I met this lovely smiling young man Jonathan (this is his English name) during one of the meetings called “Connecting Through Cultures” held weekly at Montclair State University. Here he is studying Psycholinguists at the undergraduate level. Jonathan comes from Malaysia and after hearing his story on this autumn Wednesday afternoon, I got even more fascinated by Asia, which is to me both as a linguist and traveler is an uncharted territory. You are now going to see exactly why Malaysia is a place to fascinate and amaze linguists (and I assume travelers as well for that matter).
The fact that this Southeast Asian country boasts a dazzling linguistic diversity is obvious. Jonathan’s linguistic repertoire is indicative of that as well since this young man speaks English amazingly well, Cantonese, and Bahasa Melayu (Malaysia’s national language). He rates his English proficiency the highest with his Malay being better than his Cantonese that he mainly uses with grandparents.
One would presume the English instruction is being given a lot of prominence in Malaysia as the proficiency level in this language there was ranked as the 2nd highest in Asia. Jonathan would call himself a “native” English speaker as he picked it up from his parents and then went on to learn more at elementary school. There are essentially three types of them in Malaysia: national (where Malay is spoken), Chinese (with Mandarin used as an official means of communication) and Indian (with a combination of Hindi and Tamil). It is not difficult to guess what an immense amount of cultural and racial diversity Jonathan grew up being exposed to! According to him, that was his avid love for reading and creative writing with a mixture of “a very English-speaking environment” that resulted in him having not much difficulty mastering English. This international lingua franca is still holding a very esteemed position in the linguistic melting pot of Malaysia. It is actually not any type of accent but a low proficiency in English that is being currently stigmatized. The local variety used is referred to as Manglish (a unique mix of English, Malay, Cantonese and sometimes Tamil). Jonathan admits that besides linguistically enriching the country, this “jumble” of languages creates a number of comic situations.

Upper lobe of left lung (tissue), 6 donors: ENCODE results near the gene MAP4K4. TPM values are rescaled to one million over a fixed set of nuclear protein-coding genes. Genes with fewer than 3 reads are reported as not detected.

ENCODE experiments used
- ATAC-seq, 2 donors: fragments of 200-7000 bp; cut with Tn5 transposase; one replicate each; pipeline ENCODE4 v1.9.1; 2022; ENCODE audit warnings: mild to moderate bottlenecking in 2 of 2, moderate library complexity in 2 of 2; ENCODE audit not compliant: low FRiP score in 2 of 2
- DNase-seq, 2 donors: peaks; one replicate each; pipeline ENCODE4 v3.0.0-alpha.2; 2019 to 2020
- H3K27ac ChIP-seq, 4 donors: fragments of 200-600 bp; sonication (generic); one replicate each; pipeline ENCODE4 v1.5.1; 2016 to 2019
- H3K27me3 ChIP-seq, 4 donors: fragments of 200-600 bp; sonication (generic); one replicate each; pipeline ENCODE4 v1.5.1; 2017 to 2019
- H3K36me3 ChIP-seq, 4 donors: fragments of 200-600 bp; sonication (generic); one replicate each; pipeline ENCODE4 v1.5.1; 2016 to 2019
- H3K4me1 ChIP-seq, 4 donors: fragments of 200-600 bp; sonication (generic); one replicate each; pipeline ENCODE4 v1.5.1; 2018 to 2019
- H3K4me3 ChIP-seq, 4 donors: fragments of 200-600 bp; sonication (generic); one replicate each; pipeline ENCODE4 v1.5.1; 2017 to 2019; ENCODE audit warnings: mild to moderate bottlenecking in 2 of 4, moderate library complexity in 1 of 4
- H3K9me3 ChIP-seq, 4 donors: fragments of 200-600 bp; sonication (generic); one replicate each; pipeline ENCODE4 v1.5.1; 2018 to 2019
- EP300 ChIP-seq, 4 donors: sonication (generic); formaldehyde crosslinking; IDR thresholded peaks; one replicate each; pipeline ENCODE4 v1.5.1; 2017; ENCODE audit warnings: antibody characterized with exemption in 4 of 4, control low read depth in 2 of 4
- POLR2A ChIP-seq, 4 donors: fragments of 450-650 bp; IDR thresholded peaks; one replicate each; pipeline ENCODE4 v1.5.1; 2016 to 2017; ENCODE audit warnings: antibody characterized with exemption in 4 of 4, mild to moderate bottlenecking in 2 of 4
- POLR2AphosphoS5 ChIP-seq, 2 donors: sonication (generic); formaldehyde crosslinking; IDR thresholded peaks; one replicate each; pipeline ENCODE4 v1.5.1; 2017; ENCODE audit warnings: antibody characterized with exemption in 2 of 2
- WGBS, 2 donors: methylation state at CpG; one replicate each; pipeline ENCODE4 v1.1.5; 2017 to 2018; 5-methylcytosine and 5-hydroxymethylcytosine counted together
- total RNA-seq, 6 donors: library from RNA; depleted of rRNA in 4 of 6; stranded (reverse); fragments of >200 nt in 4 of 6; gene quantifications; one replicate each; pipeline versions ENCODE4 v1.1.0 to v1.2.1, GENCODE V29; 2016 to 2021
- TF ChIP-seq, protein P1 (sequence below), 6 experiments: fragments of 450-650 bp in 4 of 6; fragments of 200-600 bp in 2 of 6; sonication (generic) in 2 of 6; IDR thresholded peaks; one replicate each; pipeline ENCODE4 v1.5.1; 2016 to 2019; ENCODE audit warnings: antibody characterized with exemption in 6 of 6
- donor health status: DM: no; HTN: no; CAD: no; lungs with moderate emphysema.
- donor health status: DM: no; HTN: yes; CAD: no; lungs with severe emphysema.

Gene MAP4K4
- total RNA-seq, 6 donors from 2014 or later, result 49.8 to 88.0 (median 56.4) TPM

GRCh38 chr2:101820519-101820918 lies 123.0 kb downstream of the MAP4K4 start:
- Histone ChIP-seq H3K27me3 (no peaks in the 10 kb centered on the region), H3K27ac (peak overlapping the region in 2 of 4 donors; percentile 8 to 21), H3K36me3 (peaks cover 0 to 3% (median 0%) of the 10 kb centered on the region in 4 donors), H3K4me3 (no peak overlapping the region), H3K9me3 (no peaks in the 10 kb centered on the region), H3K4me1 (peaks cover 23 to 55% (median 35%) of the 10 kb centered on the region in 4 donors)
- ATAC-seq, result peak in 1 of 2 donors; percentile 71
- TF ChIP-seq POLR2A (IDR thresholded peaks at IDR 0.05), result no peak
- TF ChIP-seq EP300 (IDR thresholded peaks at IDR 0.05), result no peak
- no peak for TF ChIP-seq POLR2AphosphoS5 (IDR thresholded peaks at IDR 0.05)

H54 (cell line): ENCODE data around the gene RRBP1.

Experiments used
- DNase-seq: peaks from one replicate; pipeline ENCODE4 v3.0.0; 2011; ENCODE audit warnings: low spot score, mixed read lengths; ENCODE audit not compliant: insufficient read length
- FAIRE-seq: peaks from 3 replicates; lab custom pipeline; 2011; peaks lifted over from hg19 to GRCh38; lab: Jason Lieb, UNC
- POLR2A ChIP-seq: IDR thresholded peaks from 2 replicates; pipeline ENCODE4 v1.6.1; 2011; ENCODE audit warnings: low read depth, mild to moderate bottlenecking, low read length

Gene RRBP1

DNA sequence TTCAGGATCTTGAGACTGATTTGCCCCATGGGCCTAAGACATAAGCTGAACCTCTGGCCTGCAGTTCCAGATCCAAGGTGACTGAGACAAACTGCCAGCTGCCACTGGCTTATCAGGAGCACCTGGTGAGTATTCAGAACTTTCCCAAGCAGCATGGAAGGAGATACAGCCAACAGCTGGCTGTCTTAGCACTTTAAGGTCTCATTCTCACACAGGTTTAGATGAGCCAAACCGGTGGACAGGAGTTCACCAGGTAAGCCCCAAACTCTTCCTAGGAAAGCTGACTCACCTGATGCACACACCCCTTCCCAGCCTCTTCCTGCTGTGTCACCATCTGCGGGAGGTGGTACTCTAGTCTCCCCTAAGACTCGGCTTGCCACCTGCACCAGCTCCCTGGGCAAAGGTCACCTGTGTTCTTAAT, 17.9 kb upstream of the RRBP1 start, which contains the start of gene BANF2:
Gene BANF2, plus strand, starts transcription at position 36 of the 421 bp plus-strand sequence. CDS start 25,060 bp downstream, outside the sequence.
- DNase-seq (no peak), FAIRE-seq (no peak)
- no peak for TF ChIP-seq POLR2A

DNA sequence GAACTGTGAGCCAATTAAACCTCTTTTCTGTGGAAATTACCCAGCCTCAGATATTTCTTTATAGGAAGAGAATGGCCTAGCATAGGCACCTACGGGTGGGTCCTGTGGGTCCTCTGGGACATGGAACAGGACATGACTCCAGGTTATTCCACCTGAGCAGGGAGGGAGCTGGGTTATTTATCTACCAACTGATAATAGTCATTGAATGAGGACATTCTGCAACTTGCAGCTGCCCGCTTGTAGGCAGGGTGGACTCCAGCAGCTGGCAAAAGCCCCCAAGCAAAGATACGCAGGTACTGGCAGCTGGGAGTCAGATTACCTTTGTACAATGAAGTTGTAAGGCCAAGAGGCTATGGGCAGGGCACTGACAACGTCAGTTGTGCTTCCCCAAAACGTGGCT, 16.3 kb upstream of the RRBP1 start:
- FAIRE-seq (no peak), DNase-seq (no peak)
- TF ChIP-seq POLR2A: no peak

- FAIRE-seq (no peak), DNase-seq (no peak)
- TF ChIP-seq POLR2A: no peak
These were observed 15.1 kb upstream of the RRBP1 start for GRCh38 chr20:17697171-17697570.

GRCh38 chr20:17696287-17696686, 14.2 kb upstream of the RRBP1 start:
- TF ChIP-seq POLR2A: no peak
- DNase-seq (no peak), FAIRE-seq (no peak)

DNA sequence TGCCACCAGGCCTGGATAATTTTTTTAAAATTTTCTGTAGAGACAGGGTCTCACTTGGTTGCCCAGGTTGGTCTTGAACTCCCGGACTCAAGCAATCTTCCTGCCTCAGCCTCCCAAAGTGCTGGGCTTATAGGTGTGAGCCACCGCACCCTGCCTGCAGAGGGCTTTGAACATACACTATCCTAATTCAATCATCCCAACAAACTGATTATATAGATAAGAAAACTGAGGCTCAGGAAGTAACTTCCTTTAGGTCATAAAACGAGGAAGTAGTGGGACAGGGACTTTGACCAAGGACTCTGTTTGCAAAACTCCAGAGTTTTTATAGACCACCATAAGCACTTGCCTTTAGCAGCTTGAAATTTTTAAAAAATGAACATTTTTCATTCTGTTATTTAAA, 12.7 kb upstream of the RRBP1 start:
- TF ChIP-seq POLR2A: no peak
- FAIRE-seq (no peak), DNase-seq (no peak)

This hard-working but yet laid-back guy seems to have no difficulty juggling English and a tonal language of Cantonese. He does think switching between languages involves a lot of pressure to transform your personality in the process. For example, when Jonathan speaks Cantonese, he has to think about the level of hierarchy to show an appropriate level of respect to whoever he is speaking with. Here in the United States where the young guy feels absolutely in the zone he doesn’t have to think so much about that. He is absolutely amazed by how unique English is over here and how the language use changes as one moves from one state to another. It might be a bit hard on Jonathan, as judging by his oriental look, people might assume he would probably speak English with a heavy Chinese accent. Looks can be deceptive and lead us astray as we make assumptions about a person’s linguistic identity.
Through the course of his internship in a learning difficulty center, he took an interest in psycholinguistics. As part of his research, he is looking at cognitive abilities of bilinguals. Jonathan assumes that being proficient in more than one language contributes to individuals becoming significantly better at inhibiting actions making it easier for them to react and adapt. After Jonathan gets an official approval, he is going to test his hypothesis using the Stroop test that is commonly used to measure reaction time in experimental psychology.
Finally, when asked to give some advice on how to become a successful language learner even if one wasn’t born in a place like Malaysia where multilingualism is common, Jonathan said that having a preferably native speaker to help you through the accommodation to a new language environment is crucial.
I wish this wonderful guy all the best in his research that I hope will enhance bilingual studies and I am sure he will enjoy the rest of his time here in Montclair.